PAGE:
How to find files and file listing on ubuntu

find is one of the great utilities in the UNIX/Linux command-line toolbox.

The find command uses the following strategy: find descends through a hierarchy of files, matches the files that meet specified criteria, and performs some actions.

In order to list all the files and folders from the current directory to the descending child directories, use the following syntax:

find base_path

base_path can be any location from which the find should start descending. An example of this command is as follows:

find . -print

. specifies current directory and .. specifies the parent directory. This convention is followed throughout the UNIX file system.

The -print argument specifies to print the names (path) of the matching files. When -print is used ‘\n’ will be the delimiting character for separating each file.

The -print0 argument specifies each matching file name printed with the delimiting character ‘\0’. This is useful when a filename contains a space character.

Search based on file name or regular expression match

The -name argument specifies a matching string for the filename. We can pass wildcards as its argument text. *.txt matches all the filenames ending with .txt and prints them.

find /home/administrator/example -name "*.txt" -print

The find command has an option –iname (ignore case), which is similar to -name. –iname matches the name ignoring the case.

For example:

find . -iname "example*" -print

If we want to match either of the multiple criterions, we can use OR conditions as shown below:

find . \( -name "*.txt" -o -name "*.png" \) -print

The -path argument can be used to match the file path for files that match the wildcards. -name always matches using the given filename. However, -path matches the file path as a whole. For example:

find /home/administrator -path "*image*" -print

The -regex argument is similar to -path, but -regex matches the file paths based on regular expressions.

The following command matches .png or .jpg files:

find . -regex ".*\(\.png\|\.jpg\)$"

Similarly, using -iregex ignores the case for the regular expressions that are available. For example:

find . -iregex ".*\(\.png\|\.jpg\)$"

Negating arguments

find can also take negation of arguments using “!”. For example:

find . ! -name "*.txt" -print

Search based on the directory depth

We can restrict the depth to which the find command traverses using some depth parameters given to the find. -maxdepth and -mindepth are the parameters.

find . -maxdepth 1 -type f -print

This command lists all the regular files only from the current directory. If there are subdirectories, they are not printed or traversed. Similarly, -maxdepth 2 traverses up to at most two descending levels of subdirectories.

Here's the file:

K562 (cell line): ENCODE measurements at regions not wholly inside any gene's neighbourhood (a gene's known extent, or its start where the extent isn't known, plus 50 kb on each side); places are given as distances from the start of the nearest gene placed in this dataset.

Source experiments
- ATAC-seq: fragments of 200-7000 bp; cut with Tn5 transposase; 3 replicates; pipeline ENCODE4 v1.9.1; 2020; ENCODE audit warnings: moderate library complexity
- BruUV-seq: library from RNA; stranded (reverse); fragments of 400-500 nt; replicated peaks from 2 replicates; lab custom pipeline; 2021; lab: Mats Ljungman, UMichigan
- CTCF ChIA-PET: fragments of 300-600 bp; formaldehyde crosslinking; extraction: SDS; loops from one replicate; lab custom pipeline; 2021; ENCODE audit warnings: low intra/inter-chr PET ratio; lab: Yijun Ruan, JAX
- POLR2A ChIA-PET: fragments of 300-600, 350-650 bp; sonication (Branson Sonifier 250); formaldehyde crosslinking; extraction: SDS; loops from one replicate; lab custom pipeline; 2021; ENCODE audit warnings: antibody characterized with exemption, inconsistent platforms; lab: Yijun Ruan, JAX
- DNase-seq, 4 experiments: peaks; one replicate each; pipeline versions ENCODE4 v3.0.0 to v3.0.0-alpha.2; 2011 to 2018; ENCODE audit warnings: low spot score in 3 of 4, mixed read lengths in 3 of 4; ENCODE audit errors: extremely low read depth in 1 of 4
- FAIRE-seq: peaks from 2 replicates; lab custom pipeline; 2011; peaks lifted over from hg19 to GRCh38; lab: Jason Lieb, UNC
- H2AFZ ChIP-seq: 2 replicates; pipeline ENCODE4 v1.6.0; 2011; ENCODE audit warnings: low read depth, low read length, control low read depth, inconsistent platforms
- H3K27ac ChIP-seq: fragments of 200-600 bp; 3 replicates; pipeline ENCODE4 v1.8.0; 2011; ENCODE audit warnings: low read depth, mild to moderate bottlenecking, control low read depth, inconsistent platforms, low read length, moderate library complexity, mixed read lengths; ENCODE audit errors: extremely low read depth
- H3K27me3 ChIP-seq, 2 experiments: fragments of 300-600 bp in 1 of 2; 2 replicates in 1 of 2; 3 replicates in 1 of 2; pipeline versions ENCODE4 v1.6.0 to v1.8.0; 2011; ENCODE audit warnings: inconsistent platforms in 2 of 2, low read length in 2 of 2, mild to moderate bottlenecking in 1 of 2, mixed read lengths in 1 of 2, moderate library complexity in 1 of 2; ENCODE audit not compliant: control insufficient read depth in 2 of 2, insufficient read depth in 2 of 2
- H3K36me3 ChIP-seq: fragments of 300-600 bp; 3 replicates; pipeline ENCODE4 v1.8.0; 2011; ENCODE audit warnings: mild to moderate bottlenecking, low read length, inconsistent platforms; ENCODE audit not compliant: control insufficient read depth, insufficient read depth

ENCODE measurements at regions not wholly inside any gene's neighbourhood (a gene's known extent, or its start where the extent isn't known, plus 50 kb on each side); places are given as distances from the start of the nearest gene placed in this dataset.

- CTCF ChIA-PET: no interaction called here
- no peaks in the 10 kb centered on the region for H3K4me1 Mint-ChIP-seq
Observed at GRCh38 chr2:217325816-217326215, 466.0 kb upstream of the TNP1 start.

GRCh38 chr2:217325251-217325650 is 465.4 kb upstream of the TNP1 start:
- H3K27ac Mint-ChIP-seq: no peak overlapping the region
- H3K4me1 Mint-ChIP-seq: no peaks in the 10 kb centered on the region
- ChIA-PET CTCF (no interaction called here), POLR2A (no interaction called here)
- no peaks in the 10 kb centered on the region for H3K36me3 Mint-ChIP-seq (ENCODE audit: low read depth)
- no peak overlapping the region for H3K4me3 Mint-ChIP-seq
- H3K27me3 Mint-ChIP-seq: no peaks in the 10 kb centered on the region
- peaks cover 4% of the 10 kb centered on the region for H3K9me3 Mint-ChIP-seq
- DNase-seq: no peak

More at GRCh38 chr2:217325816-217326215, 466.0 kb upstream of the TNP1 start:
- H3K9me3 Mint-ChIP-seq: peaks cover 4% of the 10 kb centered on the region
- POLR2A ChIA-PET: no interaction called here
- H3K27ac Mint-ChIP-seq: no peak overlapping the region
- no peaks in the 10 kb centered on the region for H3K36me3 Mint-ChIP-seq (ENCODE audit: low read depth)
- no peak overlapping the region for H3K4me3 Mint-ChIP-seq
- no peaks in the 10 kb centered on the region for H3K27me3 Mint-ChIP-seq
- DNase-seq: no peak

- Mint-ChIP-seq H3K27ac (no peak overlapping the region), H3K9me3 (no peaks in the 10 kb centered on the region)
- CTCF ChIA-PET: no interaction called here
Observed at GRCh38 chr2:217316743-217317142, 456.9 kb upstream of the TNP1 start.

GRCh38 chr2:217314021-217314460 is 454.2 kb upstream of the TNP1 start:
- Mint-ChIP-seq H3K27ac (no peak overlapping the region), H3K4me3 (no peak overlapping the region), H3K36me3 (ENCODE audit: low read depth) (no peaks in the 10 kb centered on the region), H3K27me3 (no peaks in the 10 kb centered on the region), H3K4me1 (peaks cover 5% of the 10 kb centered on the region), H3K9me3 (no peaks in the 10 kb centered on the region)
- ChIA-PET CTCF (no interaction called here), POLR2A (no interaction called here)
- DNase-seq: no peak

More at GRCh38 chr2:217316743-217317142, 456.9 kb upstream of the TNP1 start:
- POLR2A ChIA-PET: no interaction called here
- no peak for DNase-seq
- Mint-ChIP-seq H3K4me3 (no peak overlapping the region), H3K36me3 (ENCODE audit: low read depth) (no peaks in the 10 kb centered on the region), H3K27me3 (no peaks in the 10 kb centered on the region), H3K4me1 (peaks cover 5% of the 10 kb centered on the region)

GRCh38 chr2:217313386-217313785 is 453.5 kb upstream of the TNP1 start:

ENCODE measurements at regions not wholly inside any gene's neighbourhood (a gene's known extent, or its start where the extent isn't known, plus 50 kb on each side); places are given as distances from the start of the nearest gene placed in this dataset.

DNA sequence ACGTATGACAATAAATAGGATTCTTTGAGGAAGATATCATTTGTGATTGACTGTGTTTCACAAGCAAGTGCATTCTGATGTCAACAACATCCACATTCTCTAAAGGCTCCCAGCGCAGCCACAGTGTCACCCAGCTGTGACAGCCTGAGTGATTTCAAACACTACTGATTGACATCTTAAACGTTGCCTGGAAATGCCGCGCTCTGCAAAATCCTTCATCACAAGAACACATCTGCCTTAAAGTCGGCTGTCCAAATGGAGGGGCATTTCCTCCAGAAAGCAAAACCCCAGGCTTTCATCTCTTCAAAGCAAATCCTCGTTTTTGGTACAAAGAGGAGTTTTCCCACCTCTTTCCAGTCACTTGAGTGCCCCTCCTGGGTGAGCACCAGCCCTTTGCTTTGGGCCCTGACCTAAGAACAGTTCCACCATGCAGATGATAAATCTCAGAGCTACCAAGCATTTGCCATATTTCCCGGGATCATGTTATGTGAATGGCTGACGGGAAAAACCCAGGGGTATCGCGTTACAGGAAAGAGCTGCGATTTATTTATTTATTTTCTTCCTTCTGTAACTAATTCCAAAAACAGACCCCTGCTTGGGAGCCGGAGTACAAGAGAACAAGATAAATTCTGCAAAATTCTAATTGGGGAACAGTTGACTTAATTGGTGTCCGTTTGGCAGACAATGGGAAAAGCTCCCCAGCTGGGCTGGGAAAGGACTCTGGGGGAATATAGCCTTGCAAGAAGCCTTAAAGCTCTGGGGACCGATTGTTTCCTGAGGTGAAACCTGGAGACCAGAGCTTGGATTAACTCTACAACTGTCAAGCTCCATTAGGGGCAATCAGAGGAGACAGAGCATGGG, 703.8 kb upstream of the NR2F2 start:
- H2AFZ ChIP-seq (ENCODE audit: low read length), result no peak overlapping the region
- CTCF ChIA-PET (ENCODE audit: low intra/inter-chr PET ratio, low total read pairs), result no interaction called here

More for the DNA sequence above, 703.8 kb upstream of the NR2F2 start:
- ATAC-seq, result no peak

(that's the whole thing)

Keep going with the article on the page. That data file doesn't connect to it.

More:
-mindepth is similar to –maxdepth, but it sets the least depth level for the find traversal.

find . -mindepth 2 -type f -print

Search based on file type

The file search can be filtered out using the -type option. By using –type, we can specify to the find command that it should only match files having a specified type.

List only directories including descendants as follows:

find . -type d -print

List only regular files as follows:

find . -type f -print

List only symbolic links as follows:

find . -type l -print

Search on up file times

Print all the files that were accessed within the last 7 days as follows:

find . -type f -atime -7 -print

Print all the files that are having access time exactly 7 days old as follows:

find . -type f -atime 7 -print

Print all the files that are having access time older than 7 days as follows:

find . -type f -atime +7 -print

Similarly, we can use the –mtime parameter for search files based on modification time and -ctime for search based on change time.

  • -amin (access time)
  • -mmin (modification time)
  • -cmin (change time)

Search based on file size

Print all the files that are having size greater than 2 kilobytes

find . -type f -size +2k

Print all the files that are having size less than 2 kilobytes

find . -type f -size -2k

Print all the files that are having size 2 kilobytes

find . -type f -size 2k

Deleting based on the file matches

The -delete flag can be used to remove files that are matched by find.

Remove all the .jpg files from the current directory as follows:

find . -type f -name "*.jpg" -delete

Match based on the file permissions and ownership

It is possible to match files based on the file permissions. We can list out the files having specified file permission as follows:

find . -type f -perm 777 -print

We can also search files based on ownership of the files. The files owned by a specific user can be found out using the -user USER option.

find . -type f -user root -print

Executing commands or actions with find

The find command can be coupled with many of the other commands using the -exec option. -exec is one of the most powerful features that comes with find.

Let’s have a look at the following example:

sudo find . -type f  -user administrator -exec chown root {} \;

Skip specified directories from the find

Skipping certain subdirectories for a performance improvement is sometimes required while doing a directory search and performing some action

find . \( -name "*.txt" -prune \) -o \( -type f -print \)

Here, \( -name “*.txt” -prune \) is the exclude portion

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